Establishing the changing proportions of broad vegetation types over time allows us to identify large-scale changes in landcover, e.g. from woodland to open grassland. However, recognizing changes in land use within open landscapes, such as a shift from pastoral to arable farming, requires closer examination of the herbaceous taxa present. Turner's (Reference Turner1964) Arable/Pastoral (AP) index, while problematic in some ways, provides a rough indication of land use trends. AP indices are used here together with a thorough assessment of the diversity and relative proportions of pollen types associated with grazing and cultivation. Cereal pollen identification requires measurement, and designations beyond ‘Cereal type/Cerealia’ were not available for any of the published datasets. For Stafford West and Cranberry Bed (South Yorkshire), large grasses were categorized as: Hordeum type, which represents barley but also large wetland grasses, Avena-Triticum type (oats and wheats), or Secale cereale (rye) (after Andersen, Reference Andersen1979; Tweddle et al., Reference Tweddle, Edwards and Fieller2005). Methodologies for sample preparation and critical identifications are provided online, together with further information about the pollen sites ( 3).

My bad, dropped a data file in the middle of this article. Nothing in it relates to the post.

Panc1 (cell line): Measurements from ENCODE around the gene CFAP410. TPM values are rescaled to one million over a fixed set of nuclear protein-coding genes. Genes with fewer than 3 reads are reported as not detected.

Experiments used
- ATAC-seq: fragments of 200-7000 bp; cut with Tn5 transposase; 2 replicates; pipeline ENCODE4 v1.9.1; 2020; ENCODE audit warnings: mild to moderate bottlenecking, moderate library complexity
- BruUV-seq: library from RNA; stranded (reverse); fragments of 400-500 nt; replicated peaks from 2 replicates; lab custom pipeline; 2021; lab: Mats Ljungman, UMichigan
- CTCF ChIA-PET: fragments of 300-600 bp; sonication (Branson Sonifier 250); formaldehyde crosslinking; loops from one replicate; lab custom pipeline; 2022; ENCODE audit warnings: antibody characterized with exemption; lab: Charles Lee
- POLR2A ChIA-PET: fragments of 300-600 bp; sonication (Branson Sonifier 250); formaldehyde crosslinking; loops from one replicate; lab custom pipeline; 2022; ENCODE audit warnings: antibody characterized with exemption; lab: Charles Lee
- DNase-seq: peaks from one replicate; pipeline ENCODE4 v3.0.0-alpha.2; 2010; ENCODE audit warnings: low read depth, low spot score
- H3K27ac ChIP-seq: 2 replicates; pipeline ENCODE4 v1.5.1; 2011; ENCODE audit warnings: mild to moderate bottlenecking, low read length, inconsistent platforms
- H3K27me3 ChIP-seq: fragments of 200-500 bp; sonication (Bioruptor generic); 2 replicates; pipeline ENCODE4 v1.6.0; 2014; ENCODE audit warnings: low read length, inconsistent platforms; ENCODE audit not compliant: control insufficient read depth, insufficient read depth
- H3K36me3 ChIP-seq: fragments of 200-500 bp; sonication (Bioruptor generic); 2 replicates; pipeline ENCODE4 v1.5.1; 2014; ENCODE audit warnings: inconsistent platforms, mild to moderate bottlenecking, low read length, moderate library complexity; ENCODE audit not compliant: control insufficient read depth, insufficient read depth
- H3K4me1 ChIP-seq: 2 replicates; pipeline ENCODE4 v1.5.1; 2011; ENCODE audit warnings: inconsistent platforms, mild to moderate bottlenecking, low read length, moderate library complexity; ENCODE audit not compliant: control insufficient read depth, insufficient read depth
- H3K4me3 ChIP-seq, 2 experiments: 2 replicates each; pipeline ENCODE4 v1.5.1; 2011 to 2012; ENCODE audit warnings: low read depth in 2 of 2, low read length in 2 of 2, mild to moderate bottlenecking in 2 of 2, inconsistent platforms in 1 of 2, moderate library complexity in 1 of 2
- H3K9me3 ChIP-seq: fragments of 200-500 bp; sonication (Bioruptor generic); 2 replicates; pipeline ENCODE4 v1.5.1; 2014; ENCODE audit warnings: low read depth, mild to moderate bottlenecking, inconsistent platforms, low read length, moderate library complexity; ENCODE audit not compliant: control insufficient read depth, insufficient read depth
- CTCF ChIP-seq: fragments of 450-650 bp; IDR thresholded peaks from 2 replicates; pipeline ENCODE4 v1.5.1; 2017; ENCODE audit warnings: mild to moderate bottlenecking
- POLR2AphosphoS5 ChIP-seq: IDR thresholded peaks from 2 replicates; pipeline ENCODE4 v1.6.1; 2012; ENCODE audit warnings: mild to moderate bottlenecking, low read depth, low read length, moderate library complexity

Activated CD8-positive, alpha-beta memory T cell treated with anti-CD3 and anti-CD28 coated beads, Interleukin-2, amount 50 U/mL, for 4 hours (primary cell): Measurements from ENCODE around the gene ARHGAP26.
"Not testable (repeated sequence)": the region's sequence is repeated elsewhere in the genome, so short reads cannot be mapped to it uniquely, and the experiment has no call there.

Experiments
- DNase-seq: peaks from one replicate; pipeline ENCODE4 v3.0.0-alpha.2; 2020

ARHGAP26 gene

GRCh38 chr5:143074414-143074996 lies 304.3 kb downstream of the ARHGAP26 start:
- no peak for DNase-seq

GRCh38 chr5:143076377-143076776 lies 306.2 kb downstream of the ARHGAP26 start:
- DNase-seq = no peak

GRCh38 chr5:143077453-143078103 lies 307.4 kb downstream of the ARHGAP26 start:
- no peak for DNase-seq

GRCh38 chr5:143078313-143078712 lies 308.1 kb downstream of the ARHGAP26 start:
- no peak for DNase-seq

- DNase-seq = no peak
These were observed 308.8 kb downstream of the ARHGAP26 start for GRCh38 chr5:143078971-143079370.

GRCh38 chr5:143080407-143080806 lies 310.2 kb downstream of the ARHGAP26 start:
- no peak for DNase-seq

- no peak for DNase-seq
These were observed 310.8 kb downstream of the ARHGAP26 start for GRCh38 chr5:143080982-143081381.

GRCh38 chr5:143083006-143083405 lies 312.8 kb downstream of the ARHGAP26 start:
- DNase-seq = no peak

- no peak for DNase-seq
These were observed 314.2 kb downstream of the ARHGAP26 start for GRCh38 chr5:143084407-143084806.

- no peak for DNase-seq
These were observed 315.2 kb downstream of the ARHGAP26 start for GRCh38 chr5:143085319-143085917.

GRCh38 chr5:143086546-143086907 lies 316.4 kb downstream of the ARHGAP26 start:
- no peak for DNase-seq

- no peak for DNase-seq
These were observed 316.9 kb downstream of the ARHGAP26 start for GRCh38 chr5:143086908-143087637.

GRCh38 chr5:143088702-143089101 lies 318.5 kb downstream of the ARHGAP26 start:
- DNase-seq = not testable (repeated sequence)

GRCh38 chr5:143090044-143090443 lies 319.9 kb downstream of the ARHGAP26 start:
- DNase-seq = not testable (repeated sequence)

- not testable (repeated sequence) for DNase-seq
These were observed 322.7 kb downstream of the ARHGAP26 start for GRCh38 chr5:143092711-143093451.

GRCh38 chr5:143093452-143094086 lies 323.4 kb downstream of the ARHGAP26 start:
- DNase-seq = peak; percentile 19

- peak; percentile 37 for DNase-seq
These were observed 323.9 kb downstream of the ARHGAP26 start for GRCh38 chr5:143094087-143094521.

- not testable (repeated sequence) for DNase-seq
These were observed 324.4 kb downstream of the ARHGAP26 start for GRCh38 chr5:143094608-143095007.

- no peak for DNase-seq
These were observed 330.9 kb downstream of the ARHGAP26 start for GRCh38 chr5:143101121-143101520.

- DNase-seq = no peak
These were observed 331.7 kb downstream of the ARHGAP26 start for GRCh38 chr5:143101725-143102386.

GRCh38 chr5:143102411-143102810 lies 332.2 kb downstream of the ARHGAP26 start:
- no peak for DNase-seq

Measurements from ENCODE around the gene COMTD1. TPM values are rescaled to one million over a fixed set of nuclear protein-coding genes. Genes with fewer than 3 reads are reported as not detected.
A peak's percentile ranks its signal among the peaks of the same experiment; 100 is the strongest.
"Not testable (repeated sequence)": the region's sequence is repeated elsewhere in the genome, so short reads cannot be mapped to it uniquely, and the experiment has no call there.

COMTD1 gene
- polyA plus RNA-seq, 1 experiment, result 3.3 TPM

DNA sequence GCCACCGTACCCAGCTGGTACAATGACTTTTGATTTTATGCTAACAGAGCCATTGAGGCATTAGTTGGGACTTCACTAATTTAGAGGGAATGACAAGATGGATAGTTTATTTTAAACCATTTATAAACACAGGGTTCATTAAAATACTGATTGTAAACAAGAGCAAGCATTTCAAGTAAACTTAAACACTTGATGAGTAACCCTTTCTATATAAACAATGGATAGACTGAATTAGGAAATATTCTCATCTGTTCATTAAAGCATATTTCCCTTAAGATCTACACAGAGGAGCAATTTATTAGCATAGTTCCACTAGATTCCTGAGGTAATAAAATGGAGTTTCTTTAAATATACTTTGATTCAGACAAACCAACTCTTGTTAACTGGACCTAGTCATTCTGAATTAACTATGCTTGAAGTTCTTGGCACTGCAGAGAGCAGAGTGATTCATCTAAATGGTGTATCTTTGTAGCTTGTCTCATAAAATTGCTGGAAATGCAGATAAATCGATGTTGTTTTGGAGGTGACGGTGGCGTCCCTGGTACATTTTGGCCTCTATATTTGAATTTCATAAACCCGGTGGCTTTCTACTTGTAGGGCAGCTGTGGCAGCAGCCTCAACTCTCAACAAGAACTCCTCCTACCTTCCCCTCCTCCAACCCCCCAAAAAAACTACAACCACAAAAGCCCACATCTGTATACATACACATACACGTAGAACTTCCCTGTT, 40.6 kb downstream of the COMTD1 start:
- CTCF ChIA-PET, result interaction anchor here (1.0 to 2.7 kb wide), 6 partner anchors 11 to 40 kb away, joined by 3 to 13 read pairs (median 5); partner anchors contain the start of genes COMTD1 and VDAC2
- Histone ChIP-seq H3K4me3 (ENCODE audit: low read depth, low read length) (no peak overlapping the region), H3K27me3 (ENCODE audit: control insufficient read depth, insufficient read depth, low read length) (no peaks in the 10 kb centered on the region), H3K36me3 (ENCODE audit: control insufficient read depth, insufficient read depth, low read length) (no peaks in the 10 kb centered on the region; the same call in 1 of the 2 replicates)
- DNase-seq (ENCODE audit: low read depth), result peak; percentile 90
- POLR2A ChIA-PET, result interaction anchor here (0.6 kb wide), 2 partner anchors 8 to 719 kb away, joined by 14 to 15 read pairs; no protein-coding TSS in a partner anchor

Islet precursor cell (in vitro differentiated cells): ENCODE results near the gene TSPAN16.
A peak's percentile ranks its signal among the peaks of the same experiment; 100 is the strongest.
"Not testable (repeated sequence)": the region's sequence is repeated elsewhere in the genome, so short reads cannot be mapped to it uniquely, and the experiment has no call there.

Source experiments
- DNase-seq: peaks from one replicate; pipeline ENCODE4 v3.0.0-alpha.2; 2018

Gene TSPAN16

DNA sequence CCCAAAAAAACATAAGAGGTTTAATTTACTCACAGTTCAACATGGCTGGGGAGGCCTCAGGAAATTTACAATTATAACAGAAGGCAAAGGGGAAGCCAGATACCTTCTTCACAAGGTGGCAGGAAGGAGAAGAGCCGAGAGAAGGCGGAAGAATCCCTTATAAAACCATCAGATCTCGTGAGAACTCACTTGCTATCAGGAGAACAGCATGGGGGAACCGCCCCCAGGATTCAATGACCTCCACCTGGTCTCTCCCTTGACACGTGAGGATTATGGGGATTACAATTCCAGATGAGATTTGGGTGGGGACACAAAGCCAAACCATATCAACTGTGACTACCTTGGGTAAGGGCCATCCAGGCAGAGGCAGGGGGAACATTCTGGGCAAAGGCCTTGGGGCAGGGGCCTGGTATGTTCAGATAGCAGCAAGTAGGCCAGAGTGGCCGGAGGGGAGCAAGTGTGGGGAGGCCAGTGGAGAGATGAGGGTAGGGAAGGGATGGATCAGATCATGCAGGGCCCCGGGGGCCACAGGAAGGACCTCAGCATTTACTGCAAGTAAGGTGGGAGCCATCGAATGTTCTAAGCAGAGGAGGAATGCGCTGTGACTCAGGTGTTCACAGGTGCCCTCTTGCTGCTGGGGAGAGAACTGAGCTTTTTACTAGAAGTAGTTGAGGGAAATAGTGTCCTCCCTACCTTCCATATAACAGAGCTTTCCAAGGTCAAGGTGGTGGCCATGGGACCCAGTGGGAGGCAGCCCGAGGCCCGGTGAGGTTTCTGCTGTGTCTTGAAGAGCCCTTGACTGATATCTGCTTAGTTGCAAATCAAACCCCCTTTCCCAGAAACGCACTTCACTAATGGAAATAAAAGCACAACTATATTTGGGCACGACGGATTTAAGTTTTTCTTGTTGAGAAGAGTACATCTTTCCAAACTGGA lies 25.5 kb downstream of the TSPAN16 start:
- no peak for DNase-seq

Low-lying areas around Stafford appear to have been remarkably open throughout the Anglo-Saxon and medieval periods, and in most cases by the later Roman period (Figure 5); whereas, at the lowland lake site of Crose Mere in Shropshire, tree cover is higher, suggesting a more wooded landscape. Nevertheless, considering overrepresentation of tree pollen and site-catchment biases, the latter landscape was still relatively open (see Tauber, Reference Tauber1965). AP indices for the lowland sites are all strongly arable by the mid-Roman period, if not earlier: all three cereal types are present at Stafford West, and cereals, Cannabis/Humulus (hemp/hops), and a wide range of arable indicators are present at Crose Mere at this time (Figure 6 and 3).